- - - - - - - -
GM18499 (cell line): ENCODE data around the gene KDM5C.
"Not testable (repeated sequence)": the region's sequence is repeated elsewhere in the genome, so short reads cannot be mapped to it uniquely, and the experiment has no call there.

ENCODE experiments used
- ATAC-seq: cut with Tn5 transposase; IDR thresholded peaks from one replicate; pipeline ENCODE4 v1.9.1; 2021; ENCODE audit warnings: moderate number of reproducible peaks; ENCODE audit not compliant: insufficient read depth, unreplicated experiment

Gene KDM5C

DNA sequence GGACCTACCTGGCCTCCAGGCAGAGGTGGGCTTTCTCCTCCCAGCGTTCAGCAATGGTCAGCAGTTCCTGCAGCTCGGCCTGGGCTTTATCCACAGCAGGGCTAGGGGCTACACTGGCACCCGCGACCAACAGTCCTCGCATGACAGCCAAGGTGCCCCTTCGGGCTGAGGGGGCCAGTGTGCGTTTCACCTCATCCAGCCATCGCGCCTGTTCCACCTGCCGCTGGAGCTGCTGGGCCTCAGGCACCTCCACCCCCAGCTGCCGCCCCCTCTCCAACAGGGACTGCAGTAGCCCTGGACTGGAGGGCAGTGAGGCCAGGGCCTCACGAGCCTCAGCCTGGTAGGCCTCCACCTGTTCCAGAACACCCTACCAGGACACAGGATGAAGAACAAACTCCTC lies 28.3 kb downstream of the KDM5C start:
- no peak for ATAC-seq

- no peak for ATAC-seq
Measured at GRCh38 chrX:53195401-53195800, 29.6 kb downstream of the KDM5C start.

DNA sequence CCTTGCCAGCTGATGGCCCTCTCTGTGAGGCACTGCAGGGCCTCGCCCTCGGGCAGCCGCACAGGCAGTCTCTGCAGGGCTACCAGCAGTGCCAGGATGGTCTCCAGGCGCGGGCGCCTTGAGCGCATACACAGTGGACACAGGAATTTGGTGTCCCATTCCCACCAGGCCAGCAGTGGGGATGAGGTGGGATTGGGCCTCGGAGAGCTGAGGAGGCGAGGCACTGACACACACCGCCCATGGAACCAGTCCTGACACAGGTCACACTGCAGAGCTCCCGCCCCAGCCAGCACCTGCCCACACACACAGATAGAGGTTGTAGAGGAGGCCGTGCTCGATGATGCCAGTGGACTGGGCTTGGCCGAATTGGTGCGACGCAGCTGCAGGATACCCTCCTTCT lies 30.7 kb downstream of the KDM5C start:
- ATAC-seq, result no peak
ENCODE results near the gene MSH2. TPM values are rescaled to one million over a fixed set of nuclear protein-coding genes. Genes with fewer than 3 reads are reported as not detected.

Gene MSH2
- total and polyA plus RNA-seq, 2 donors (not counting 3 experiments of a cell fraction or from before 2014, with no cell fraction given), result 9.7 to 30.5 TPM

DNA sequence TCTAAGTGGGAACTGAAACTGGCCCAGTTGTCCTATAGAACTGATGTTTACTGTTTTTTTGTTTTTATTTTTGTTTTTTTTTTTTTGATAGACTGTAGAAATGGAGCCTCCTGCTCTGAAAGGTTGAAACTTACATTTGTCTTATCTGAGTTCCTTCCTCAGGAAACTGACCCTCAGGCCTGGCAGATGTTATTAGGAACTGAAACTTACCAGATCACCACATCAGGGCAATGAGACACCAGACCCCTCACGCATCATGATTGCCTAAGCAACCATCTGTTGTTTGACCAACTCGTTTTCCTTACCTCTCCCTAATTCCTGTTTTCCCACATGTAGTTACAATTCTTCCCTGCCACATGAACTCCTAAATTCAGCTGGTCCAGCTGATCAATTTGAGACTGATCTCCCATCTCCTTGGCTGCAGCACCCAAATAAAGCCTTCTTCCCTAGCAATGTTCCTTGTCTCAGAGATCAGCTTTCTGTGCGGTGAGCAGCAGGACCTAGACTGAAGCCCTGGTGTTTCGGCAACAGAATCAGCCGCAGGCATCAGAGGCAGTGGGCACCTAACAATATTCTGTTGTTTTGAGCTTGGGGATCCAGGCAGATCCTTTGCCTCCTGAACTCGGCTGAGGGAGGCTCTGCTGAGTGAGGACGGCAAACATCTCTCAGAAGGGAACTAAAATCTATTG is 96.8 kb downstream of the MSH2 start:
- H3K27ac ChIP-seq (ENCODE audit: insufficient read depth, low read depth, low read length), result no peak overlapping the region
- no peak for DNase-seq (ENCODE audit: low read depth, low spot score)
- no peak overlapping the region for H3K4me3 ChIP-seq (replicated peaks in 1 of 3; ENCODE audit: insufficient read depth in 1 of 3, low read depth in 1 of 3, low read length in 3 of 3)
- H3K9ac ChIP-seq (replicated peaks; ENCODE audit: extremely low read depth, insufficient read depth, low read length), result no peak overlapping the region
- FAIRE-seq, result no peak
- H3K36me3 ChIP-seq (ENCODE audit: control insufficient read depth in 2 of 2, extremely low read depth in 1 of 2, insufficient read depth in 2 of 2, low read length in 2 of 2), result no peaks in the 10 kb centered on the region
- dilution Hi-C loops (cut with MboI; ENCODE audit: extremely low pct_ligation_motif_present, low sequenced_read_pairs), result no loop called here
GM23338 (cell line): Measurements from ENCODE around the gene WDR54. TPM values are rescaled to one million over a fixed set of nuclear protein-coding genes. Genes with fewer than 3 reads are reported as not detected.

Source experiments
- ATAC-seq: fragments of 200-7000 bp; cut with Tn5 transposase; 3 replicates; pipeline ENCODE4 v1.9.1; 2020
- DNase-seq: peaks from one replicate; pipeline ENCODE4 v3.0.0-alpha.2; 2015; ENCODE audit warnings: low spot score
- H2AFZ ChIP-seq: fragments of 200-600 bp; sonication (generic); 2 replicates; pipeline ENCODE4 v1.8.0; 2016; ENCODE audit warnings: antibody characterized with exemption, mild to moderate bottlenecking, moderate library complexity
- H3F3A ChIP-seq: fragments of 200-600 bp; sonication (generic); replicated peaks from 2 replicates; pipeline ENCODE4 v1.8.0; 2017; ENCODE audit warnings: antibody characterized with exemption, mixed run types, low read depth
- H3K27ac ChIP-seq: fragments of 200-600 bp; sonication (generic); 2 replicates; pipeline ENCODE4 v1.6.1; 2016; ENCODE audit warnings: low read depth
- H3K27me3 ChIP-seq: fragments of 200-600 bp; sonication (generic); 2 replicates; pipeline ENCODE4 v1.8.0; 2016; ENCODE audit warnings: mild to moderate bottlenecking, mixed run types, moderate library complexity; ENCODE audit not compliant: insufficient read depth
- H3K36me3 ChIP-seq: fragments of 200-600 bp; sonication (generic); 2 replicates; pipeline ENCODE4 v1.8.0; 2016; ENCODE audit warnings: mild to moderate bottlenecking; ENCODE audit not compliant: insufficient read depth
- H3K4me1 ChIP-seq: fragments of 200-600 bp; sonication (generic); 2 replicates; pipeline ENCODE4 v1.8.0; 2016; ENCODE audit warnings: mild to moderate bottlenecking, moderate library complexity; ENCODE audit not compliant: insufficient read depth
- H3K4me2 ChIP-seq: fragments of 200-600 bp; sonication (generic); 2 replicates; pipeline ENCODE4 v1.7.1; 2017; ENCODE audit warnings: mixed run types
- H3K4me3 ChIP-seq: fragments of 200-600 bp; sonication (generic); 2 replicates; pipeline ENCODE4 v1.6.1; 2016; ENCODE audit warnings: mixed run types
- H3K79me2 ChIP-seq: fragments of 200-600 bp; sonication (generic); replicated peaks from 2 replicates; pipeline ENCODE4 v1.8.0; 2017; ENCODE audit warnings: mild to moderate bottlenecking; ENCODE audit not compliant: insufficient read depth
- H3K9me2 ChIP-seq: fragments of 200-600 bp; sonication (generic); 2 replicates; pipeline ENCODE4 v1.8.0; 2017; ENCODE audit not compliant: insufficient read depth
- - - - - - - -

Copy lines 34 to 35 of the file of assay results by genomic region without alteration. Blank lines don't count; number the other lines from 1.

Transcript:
- H3K4me3 ChIP-seq: fragments of 200-600 bp; sonication (generic); 2 replicates; pipeline ENCODE4 v1.6.1; 2016; ENCODE audit warnings: mixed run types
- H3K79me2 ChIP-seq: fragments of 200-600 bp; sonication (generic); replicated peaks from 2 replicates; pipeline ENCODE4 v1.8.0; 2017; ENCODE audit warnings: mild to moderate bottlenecking; ENCODE audit not compliant: insufficient read depth